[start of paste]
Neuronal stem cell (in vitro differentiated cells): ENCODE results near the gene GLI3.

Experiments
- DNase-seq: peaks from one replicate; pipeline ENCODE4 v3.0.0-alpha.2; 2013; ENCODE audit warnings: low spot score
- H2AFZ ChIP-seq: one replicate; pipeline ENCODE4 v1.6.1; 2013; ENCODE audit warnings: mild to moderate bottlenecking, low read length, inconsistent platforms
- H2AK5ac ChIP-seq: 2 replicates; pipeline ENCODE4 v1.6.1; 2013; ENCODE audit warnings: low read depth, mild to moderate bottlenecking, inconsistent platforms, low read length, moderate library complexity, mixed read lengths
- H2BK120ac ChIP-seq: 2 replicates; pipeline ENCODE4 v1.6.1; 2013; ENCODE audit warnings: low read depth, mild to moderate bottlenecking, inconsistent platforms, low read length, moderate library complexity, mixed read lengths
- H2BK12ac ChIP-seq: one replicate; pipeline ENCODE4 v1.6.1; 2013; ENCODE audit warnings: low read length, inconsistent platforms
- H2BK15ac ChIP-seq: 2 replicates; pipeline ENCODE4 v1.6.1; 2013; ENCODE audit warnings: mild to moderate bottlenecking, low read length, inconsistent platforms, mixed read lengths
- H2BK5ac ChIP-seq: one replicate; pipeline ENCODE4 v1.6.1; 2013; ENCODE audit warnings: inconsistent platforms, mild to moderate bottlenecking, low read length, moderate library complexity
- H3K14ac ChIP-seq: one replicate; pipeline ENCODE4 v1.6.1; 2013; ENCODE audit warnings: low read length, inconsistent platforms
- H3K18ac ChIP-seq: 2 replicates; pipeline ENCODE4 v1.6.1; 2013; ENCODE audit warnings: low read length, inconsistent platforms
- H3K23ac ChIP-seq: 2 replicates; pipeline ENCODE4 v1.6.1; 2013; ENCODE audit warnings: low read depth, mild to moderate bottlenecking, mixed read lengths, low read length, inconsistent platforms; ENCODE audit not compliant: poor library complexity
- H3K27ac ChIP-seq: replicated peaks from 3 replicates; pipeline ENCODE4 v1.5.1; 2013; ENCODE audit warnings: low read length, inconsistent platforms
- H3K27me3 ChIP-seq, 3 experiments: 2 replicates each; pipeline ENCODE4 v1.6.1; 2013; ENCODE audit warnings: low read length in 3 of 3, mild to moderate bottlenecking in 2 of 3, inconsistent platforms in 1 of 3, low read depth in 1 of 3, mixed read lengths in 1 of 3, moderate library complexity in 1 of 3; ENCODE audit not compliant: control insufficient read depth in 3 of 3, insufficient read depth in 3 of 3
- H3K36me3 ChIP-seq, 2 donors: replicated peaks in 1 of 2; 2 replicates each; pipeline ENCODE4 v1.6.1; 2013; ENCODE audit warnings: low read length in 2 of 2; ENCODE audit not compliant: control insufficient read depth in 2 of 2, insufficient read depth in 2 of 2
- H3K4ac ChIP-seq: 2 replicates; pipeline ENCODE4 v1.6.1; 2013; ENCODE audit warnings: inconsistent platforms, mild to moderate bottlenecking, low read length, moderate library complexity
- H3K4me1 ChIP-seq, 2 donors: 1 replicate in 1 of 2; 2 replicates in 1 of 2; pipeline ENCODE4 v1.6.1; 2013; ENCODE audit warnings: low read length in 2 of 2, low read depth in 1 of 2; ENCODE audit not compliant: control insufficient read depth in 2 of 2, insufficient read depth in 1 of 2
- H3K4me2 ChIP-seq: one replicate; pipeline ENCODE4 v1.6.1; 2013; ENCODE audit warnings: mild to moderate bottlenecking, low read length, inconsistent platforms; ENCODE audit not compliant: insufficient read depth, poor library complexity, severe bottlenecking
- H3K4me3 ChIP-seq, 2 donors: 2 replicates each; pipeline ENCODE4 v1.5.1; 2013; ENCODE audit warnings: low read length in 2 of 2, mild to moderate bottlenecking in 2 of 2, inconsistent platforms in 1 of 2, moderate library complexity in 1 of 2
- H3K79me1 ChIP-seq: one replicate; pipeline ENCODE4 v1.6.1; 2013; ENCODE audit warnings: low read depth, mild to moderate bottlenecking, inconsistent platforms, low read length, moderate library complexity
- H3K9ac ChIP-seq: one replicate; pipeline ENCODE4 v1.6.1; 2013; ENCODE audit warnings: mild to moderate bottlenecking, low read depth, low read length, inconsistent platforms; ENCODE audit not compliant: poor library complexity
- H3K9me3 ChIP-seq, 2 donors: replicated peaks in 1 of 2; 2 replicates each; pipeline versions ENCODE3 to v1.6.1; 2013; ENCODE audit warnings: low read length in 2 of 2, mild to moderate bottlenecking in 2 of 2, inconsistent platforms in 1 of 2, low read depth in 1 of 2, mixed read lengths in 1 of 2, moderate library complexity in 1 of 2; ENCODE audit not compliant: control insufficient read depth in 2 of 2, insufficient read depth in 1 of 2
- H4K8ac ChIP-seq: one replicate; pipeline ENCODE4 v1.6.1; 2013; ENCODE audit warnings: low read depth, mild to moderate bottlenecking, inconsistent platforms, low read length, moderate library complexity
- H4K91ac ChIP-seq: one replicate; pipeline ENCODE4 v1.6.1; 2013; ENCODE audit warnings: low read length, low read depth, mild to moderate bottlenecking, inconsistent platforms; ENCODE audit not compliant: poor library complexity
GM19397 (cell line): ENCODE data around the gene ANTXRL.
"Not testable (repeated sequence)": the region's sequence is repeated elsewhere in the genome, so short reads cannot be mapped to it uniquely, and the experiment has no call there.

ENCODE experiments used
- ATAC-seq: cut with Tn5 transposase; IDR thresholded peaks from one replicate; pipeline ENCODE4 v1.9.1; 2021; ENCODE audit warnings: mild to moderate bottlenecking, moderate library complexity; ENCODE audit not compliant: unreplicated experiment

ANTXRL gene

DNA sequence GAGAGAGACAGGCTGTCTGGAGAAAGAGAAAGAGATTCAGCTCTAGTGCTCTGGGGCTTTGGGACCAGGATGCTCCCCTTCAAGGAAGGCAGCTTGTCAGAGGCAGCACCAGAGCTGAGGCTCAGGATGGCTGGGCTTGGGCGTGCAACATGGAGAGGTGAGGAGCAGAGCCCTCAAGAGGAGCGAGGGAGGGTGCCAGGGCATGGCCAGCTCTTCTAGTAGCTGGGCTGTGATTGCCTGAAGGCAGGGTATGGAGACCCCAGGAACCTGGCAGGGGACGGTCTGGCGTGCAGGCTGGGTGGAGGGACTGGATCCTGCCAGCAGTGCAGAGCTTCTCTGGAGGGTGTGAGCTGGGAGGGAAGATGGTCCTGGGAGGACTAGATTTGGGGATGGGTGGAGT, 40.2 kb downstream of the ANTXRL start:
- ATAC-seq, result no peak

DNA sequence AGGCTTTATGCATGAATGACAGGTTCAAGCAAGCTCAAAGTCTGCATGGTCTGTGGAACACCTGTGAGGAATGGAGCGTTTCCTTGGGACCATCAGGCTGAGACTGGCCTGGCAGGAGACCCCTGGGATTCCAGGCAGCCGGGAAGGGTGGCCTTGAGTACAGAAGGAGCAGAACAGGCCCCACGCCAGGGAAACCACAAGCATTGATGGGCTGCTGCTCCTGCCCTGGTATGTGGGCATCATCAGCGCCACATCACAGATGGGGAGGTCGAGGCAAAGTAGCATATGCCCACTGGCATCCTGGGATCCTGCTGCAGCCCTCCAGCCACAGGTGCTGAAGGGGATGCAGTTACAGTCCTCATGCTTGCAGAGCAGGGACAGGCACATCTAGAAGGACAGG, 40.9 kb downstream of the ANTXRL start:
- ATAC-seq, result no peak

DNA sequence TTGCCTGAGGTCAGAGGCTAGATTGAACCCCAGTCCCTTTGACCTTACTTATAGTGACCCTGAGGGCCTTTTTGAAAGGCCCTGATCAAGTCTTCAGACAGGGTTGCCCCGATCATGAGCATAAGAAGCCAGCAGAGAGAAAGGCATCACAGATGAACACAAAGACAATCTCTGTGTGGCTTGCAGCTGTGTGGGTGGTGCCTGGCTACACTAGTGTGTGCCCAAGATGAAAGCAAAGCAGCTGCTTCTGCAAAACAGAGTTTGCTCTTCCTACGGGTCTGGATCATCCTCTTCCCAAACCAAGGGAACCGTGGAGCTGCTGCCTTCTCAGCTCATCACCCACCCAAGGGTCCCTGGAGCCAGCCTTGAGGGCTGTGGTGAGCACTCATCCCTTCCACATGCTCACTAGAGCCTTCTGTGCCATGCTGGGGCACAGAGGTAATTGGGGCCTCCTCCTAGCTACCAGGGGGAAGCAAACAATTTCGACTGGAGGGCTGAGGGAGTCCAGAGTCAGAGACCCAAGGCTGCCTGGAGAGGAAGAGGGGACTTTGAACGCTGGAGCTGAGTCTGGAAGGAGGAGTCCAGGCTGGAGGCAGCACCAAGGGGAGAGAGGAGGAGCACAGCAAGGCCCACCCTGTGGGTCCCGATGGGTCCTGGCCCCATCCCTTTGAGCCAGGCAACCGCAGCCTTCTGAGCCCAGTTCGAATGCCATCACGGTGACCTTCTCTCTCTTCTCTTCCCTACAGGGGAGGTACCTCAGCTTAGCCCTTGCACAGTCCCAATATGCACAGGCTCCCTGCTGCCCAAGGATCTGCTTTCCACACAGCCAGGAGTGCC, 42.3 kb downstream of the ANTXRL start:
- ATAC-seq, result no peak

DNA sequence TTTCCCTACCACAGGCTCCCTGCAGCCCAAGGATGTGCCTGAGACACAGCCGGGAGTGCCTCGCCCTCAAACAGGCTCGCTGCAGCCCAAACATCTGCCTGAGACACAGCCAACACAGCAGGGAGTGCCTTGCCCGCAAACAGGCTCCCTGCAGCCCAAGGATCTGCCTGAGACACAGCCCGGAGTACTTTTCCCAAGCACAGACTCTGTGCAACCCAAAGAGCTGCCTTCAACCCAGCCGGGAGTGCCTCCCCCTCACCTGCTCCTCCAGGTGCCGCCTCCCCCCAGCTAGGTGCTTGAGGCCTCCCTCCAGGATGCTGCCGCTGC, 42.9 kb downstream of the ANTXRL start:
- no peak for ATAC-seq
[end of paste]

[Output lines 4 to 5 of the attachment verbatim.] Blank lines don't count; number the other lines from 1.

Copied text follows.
- H2AFZ ChIP-seq: one replicate; pipeline ENCODE4 v1.6.1; 2013; ENCODE audit warnings: mild to moderate bottlenecking, low read length, inconsistent platforms
- H2AK5ac ChIP-seq: 2 replicates; pipeline ENCODE4 v1.6.1; 2013; ENCODE audit warnings: low read depth, mild to moderate bottlenecking, inconsistent platforms, low read length, moderate library complexity, mixed read lengths